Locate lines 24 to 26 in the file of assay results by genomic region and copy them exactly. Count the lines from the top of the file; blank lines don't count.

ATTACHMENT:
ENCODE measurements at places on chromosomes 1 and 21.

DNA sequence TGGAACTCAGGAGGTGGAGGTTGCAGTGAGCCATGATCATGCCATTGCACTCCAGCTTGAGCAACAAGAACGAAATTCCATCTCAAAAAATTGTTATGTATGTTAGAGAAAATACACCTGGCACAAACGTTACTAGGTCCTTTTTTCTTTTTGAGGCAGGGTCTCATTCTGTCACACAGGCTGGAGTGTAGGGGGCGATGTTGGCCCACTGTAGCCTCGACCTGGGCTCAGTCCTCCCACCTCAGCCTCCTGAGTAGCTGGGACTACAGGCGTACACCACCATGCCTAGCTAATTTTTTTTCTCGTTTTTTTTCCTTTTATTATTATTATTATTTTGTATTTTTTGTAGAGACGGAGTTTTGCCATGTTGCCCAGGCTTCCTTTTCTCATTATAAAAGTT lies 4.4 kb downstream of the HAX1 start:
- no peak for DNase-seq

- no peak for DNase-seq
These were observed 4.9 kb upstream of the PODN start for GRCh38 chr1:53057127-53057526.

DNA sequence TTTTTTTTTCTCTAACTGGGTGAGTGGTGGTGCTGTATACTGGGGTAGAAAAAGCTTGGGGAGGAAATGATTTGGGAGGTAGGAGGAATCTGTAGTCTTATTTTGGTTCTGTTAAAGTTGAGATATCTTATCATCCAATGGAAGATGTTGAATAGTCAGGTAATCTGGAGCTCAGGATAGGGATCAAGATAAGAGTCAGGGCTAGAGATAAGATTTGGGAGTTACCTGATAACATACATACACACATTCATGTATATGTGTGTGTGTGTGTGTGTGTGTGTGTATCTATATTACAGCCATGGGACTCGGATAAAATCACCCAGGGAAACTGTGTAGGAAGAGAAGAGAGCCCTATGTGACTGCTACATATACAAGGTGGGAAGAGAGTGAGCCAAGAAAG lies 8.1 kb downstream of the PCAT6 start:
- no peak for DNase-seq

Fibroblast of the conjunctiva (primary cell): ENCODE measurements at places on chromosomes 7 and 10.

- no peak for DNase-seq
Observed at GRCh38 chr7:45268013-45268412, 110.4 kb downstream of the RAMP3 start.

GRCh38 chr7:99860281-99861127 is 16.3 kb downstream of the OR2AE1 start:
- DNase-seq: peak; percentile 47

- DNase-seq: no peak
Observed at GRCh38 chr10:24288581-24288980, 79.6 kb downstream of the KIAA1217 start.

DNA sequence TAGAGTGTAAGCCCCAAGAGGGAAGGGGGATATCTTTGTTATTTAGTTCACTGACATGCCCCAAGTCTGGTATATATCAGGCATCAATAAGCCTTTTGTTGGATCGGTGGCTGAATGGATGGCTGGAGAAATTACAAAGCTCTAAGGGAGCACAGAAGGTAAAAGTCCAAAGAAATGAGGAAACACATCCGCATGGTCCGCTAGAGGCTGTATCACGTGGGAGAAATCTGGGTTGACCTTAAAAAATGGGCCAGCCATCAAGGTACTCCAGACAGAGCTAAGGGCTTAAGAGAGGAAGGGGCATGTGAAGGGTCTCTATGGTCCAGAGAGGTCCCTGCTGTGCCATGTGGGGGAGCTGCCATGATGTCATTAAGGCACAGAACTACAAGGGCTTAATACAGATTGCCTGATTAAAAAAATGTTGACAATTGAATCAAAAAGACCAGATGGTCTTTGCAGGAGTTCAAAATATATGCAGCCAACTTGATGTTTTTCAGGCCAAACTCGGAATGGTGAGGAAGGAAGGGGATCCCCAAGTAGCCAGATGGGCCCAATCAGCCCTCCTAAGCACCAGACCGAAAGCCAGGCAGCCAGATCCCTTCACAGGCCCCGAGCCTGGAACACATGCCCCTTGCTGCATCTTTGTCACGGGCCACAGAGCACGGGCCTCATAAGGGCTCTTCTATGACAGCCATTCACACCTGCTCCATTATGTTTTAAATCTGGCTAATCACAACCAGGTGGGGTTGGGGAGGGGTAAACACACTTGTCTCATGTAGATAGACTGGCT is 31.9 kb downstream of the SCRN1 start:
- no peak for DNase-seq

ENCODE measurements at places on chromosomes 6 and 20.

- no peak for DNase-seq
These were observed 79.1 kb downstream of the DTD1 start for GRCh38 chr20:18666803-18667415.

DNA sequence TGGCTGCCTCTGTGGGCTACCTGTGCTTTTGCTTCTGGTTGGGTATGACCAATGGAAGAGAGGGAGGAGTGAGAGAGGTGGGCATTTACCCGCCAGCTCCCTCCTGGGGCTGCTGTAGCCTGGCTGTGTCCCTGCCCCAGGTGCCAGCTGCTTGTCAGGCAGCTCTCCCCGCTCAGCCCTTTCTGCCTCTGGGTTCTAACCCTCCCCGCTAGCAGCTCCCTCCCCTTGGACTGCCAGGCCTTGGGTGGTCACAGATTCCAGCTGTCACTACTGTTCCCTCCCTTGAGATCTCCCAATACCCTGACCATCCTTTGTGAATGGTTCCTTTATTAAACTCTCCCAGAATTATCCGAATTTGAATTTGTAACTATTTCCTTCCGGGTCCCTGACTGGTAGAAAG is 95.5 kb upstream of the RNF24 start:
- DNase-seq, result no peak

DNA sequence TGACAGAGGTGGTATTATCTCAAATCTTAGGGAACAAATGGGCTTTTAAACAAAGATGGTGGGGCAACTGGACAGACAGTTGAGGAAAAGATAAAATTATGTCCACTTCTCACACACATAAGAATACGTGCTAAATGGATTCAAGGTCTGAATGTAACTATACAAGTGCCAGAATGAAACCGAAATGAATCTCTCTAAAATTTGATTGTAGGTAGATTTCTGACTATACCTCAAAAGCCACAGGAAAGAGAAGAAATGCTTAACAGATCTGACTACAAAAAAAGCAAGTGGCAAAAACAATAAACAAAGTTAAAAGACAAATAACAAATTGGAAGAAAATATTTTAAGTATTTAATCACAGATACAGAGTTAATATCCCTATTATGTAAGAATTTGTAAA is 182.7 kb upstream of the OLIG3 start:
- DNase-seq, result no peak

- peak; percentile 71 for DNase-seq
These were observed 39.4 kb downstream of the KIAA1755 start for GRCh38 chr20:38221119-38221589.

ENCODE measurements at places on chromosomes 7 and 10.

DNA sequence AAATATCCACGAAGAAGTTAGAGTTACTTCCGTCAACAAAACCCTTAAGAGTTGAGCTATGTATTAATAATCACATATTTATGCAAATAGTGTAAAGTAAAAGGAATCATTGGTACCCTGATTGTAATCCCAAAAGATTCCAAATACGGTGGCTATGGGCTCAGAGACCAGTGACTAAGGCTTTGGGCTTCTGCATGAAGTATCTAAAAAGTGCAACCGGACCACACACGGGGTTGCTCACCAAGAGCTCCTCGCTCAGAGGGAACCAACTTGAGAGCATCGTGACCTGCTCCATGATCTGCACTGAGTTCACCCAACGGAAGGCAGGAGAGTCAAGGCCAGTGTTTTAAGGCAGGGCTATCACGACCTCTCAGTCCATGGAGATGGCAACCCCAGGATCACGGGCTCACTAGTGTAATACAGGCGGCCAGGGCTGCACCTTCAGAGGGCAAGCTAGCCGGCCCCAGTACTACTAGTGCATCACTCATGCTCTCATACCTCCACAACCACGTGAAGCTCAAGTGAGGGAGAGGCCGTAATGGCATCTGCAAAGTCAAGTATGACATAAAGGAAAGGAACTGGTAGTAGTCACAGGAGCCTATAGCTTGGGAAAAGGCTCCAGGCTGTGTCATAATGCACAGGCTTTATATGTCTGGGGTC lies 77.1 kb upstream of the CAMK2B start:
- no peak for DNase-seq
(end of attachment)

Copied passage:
- peak; percentile 71 for DNase-seq
These were observed 39.4 kb downstream of the KIAA1755 start for GRCh38 chr20:38221119-38221589.

ENCODE measurements at places on chromosomes 7 and 10.